Petroleum exploration and development industry is witnessing a rapid growth in the use of swelling elastomers. They are being used in new applications aimed at enhanced oil recovery through slimming of well design, zonal isolation, water shutoff, etc. Initially developed as a problem-solving strategy (for repair of damaged or deteriorating wells), swelling elastomers are now targeting major savings in cost and time through reduction in borehole diameter, reduced casing clearance, cementless completions, etc. Due to material and geometric nonlinearity, modeling and simulation of swelling elastomer applications becomes quite complex.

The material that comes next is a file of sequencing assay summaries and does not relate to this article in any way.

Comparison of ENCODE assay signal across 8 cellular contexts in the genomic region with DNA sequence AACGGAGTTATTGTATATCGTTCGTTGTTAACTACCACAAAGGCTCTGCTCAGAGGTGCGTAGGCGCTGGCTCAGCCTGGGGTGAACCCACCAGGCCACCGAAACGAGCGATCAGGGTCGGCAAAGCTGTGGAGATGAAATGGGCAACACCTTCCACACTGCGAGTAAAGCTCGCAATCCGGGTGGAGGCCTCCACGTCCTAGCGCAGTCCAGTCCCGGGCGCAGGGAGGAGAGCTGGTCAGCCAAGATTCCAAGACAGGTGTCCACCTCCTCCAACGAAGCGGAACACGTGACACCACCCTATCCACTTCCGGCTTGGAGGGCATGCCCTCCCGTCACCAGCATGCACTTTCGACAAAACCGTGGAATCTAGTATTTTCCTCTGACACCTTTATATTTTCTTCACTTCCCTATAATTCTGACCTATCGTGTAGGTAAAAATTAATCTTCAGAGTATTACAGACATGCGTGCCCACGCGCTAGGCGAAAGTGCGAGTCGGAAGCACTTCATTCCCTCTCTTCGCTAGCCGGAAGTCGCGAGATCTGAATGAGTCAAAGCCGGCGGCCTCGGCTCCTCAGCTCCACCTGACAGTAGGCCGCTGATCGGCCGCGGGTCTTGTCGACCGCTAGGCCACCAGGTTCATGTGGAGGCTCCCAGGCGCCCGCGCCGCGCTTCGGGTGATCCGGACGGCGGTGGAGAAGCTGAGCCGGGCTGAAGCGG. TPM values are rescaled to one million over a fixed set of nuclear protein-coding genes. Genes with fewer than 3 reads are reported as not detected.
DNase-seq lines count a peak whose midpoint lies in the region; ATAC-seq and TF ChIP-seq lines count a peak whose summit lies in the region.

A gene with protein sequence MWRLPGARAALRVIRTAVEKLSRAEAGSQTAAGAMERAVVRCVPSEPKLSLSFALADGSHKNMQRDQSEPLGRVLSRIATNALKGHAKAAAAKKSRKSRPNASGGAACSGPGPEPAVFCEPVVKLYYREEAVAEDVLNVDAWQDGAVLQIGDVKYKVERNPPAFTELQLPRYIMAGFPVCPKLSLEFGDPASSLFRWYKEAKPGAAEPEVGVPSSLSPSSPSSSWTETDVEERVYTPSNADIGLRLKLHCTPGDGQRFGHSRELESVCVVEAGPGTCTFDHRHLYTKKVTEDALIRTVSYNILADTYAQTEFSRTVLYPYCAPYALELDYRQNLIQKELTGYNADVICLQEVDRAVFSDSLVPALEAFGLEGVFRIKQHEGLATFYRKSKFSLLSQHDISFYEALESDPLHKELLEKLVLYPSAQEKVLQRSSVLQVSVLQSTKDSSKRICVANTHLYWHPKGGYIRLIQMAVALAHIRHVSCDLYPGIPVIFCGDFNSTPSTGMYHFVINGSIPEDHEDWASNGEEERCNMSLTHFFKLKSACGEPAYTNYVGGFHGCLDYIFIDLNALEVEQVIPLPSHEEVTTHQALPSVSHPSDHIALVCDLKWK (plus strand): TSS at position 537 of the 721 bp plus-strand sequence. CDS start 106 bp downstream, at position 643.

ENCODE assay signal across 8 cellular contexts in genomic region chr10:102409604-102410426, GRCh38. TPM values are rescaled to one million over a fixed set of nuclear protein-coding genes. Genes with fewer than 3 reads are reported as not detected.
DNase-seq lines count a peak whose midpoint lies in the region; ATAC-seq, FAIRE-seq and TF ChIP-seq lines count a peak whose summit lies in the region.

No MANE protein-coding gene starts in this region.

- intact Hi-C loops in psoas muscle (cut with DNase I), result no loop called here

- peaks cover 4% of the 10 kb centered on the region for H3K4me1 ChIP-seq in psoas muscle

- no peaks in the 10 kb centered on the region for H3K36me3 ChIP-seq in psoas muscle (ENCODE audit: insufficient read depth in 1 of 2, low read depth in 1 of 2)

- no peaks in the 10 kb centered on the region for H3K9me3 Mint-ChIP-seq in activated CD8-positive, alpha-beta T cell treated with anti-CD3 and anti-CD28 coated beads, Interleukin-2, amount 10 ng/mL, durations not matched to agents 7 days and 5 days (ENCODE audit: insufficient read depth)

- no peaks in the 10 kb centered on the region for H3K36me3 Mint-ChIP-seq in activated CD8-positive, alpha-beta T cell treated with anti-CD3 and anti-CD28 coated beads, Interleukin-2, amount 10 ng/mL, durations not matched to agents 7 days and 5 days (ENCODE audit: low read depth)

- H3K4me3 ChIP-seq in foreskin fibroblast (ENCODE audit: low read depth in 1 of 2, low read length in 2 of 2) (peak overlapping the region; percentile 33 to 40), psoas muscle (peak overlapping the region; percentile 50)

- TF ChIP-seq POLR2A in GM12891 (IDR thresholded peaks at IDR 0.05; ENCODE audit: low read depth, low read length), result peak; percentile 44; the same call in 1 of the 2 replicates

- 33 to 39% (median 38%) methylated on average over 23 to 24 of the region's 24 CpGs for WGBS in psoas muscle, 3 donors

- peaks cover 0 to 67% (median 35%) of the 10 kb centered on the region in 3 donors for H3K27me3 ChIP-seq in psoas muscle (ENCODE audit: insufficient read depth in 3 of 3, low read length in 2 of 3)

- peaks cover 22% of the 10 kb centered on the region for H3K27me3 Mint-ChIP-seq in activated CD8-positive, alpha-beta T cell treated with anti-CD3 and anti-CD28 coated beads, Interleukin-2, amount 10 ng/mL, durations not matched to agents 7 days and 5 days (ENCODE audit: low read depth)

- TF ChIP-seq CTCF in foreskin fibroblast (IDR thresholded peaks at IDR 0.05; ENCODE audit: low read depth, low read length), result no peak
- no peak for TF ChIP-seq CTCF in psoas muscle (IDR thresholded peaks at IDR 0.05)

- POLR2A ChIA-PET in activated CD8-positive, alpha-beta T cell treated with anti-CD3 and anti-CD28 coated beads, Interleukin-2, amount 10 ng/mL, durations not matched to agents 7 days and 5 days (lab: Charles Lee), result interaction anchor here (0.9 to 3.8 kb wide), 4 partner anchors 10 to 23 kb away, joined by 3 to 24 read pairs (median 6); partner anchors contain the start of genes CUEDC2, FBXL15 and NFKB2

In this work, finite element simulation has been carried out to study swelling elastomer seal performance in downhole petroleum applications using the software ABAQUS. A hyperelastic model (that most closely resembles swelling elastomer behavior) is used for simulation of seal behavior. A series of experiments have been designed and performed to determine necessary material properties of a water-swelling elastomer as it gradually swells when exposed to saline water of two different concentrations at 50°C (to emulate field conditions of medium-depth oil wells). A large number of simulations are carried out to investigate sealing behavior against water salinity and swelling time. Sealing pressure at the contact surface between elastomer and formation (or outer casing) is studied for variations in seal length, seal thickness, compression ratio, water salinity, and swelling period. Results show that seal contact pressure increases with amount of swelling, seal length, and compression ratio; higher salinity environment results in lower sealing pressure; and more contact pressure is generated in the case of rock formation as compared to steel outer casing.

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